Tennis opposites vie for Open final berth

Yin meets Yang on Friday night when tennis opposites Andy Murray and Milos Raonic clash for a place in the Australian Open final at Melbourne Park.

On court and off, the two title hopefuls could scarcely be more different in personality – Raonic a cultured, theatre-loving Canadian at one with his emotions; Murray the combustible Scot who wears his heart on his sleeve.

While the football-mad Murray is at home taking in an EPL game in his down-time, Raonic prefers a trip to the National Gallery of Victoria’s Andy Warhol and Ai Weiwei exhibit.

“Magnificent in many ways,” Raonic said after dispatching flamboyant Frenchman Gael Monfils in four sets to reach the final four in Melbourne for the first time.

“I think that whatever iteration you see of Andy Warhol’s life has sort of been redefined over many years due to his unfortunate passing.

“But Weiwei’s story is constantly building, and you’re hearing something different.”

Deep stuff and Raonic has never been deeper at a grand slam than this week.

Now the in-form 25-year-old is preparing to pit his supersonic serve against Murray’s deadly return at Rod Laver Arena.

Polar opposites in playing style too, but two combatants sharing a common goal at the season’s first slam.

Unbeaten in 2016 after trumping Roger Federer in the Brisbane International final, Raonic is intent on breaking the grand slam stronghold of tennis’s big four, while Murray is desperate to land an elusive title in Melbourne after four gut-wrenching finals defeats.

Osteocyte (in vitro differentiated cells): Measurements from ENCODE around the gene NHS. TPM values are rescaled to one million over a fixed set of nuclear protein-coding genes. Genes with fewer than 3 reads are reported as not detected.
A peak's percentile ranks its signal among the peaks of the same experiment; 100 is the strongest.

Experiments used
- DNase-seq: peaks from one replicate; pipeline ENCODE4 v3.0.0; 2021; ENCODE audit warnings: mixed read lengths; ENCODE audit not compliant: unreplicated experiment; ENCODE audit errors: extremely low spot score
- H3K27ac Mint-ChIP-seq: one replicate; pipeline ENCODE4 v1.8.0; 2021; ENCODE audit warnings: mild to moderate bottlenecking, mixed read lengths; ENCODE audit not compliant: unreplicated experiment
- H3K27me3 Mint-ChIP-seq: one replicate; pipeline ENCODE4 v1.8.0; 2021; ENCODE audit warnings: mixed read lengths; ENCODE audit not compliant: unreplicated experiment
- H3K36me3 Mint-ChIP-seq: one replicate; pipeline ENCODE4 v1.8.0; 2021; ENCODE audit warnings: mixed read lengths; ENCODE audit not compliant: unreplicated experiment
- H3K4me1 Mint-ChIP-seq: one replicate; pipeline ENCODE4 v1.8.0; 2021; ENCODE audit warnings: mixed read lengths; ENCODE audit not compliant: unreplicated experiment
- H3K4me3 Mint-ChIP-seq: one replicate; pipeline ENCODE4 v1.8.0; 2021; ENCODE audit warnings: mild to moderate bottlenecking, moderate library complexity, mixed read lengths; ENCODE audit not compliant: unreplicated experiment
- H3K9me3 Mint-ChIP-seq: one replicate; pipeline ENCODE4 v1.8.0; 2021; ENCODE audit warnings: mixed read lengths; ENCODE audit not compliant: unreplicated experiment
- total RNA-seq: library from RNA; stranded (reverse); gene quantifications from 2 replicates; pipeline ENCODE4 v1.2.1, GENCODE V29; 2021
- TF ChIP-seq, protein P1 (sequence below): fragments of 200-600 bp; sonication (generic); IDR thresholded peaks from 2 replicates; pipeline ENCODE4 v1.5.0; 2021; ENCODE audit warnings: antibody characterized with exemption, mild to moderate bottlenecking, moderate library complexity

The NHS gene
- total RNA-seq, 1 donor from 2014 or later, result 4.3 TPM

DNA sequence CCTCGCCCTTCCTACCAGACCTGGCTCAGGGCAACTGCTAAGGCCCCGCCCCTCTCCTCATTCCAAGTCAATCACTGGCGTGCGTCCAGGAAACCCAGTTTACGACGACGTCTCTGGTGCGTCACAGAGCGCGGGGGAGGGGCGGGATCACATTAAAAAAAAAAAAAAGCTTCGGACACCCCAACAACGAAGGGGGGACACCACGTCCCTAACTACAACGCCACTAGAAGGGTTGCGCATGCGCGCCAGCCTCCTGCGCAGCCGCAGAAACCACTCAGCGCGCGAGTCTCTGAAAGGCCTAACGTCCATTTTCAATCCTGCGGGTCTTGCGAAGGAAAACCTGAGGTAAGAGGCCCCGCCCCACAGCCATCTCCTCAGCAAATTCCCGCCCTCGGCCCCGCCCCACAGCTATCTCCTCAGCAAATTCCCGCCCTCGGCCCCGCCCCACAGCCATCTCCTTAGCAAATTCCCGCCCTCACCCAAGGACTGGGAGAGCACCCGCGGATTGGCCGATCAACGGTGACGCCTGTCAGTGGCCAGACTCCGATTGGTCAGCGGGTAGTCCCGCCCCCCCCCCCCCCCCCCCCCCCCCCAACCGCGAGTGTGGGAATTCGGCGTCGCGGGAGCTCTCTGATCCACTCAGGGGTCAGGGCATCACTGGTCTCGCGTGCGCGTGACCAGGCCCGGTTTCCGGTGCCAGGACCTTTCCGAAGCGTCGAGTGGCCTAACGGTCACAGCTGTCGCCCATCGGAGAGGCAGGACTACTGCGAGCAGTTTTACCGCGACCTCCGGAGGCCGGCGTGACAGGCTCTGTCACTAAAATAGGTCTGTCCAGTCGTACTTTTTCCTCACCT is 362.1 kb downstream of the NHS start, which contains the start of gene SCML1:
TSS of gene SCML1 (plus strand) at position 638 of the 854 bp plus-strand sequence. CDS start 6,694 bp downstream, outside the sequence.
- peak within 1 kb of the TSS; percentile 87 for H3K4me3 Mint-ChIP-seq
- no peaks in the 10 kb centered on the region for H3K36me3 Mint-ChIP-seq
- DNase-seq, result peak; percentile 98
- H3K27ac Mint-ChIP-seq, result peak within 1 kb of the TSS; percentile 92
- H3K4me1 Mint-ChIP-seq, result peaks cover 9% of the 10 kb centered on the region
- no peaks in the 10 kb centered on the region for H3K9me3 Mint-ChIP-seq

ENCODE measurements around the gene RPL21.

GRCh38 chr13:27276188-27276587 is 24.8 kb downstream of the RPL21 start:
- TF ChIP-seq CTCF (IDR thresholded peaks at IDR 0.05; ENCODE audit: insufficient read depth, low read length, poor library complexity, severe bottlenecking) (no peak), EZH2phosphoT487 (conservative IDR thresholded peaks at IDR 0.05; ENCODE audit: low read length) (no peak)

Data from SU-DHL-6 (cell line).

Head to head, the combatants are square at three wins apiece, with Raonic’s last victory over the second-ranked Murray coming in 2014 in Indian Wells.

“It’s a great challenge ahead of me – a challenge that I believe I have within myself to find the solution to,” said Raonic, seeded 13th.

“It’s (going to be) a great fight that I’m going to put out there with all my heart, all my effort, and hopefully I can make the most of the opportunity.”

Raonic, who has cruised into the semi-finals without so much as a smile, fist pump or cursory glance at an umpire, hasn’t always been so in control.

But after splitting with Croatian coach Ivan Ljubicic – the former tour player now mentoring Roger Federer – the Montenegro-born star has learnt to bite his tongue under new Spanish supercoach Carlos Moya.

Murray, once again creating headlines at Melbourne park for blasting his courtside box and demanding in no uncertain terms his entourage “get off the phone” during his fourth-round win over Bernard Tomic, isn’t all Yin either.

The dual grand slam champion finds his serenity in walking his Border terrier Maggie May.

But expect the Great Scot to border on terrier again when he chases down every ball in pursuit of an Open final berth for the fifth time in six years on Friday night.

2-ANDY MURRAY (GBR) level 3-3 with 13-Milos Raonic (CAN)

2015 Madrid Masters, clay, QF, Murray 6-4 7-5

2014 World Tour Finals, London, hard, RR, Murray 6-3 7-5

2014 Indian Wells Masters, hard, R16, Raonic 4-6 7-5 6-3

2012 Tokyo, hard, SF, Raonic 6-3 6-7 (5-7) 7-6 (7-4)

2012 US Open, hard, R16, Murray 6-4 6-4 6-2

2012 Barcelona, clay, QF, Raonic 6-4 7-6 (7-3)


Age: 28

Ranking: 2

Plays: right-handed (two-handed backhand)

Career prize money: $US42,435,316 ($A60.23 million)

Career titles: 35

Grand slam titles: 2

Career win-loss record: 557-165

Australian Open win-loss record: 44-10

Best Australian Open result: runner-up 2010, 2011, 2013, 2015


Age: 25

Ranking: 14

Plays: right-handed (two-handed backhand)

Career prize money: $US8,878,174 ($A12.60 million)

Career titles: 8

Grand slam titles: 0

Career win-loss record: 216-103

Australian Open win-loss record: 19-5

Best Australian Open result: semi-finalist 2016

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